Eleven is drawn with parallel lines. Parallel lives.
In one, my son survived. He is with us in England, in the rain; or we are still in California, in drought. He is like me at that age–obsessed with science and discovery; or like his mother, he is at the piano, practicing. He is like neither of us, in surprising ways. Ways we will never guess.
I inhabit life on the other rail instead. It is definitely England, definitely raining, and I have become a poet. Science and engineering failed to show me how to address the vast inner landscapes I felt pressing from an early age. Miłosz, Dostoevsky, and Mahler succeeded. Subjectivity is the enemy of science, but the lifeblood of poetry.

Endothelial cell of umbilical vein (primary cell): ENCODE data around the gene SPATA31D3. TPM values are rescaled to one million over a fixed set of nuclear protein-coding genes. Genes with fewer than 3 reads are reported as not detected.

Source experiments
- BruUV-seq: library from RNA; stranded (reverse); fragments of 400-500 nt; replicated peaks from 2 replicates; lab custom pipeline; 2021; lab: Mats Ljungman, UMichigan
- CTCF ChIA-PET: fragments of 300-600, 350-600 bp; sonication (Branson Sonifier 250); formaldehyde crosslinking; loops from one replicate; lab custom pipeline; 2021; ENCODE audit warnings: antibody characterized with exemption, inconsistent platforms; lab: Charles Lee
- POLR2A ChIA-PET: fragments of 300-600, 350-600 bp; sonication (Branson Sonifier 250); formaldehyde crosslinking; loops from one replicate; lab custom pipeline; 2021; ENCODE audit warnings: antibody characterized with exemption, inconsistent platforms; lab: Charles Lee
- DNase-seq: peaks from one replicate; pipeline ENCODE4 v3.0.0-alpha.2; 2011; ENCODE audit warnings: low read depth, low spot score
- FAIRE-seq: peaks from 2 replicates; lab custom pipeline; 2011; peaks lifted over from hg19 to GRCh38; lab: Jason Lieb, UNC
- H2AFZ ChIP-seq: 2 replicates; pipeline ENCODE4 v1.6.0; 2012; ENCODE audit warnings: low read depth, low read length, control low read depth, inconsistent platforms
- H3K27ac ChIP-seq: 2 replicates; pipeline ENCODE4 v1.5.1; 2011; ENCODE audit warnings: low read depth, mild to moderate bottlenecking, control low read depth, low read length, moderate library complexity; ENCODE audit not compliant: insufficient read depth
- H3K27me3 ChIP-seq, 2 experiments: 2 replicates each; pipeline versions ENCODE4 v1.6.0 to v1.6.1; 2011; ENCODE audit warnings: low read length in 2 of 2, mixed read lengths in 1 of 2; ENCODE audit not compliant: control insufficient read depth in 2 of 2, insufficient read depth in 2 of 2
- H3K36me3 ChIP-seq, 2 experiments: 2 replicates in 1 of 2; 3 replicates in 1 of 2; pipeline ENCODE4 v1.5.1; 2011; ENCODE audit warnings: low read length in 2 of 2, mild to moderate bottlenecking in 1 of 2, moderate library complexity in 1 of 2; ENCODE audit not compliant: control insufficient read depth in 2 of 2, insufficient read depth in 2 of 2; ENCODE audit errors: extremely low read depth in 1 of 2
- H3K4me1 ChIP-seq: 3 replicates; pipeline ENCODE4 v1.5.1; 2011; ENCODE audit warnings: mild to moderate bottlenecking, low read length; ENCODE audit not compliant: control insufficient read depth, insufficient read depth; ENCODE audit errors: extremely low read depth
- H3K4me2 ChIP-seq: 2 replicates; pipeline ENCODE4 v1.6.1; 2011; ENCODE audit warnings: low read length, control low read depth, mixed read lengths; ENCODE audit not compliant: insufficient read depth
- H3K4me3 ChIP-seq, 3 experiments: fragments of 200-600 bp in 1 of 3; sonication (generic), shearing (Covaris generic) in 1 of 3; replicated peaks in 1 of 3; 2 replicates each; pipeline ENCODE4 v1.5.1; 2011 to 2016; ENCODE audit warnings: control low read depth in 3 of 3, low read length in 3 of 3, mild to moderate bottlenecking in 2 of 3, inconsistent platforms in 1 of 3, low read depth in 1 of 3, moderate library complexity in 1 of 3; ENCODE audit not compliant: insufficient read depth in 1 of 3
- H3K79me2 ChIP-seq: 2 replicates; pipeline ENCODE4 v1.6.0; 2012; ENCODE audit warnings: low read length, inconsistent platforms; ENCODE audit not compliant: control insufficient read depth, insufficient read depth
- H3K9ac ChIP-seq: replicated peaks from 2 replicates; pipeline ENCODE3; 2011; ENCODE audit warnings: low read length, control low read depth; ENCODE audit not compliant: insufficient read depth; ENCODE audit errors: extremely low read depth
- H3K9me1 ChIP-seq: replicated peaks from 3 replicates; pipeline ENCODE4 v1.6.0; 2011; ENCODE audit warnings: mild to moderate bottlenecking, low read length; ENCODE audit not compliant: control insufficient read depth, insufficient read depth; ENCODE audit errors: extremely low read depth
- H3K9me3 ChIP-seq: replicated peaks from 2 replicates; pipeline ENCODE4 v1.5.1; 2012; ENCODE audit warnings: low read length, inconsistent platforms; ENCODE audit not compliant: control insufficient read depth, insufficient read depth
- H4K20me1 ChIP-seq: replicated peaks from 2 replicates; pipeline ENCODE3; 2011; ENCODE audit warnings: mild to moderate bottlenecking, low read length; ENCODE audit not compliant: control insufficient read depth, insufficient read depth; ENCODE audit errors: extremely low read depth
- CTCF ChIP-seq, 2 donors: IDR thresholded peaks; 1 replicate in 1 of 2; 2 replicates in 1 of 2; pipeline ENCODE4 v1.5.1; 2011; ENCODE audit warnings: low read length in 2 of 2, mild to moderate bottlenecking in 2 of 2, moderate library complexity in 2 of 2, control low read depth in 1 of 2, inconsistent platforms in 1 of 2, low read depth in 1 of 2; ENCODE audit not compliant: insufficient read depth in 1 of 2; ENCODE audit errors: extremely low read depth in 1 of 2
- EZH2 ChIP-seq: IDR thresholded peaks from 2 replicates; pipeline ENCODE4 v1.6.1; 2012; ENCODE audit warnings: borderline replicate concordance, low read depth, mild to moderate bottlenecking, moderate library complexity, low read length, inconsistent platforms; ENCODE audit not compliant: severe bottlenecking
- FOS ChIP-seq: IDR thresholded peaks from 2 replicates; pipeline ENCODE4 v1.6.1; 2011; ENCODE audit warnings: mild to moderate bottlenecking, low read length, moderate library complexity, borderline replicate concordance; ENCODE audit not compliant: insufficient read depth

Objectively, our son is gone. Subjectively, he is everywhere.
I am not a monorail. I am the smoke drifting up from a neighbour’s chimney, and I am the chimney, and I am the air.
Only at the place where parallel lines intersect, only there, at the point of points, can this all make sense.
One day I will join you in the space between lines. Until then, of each day I will try to make some kind of poetry, and in it, a space for you to dwell.
Godspeed, James, my son.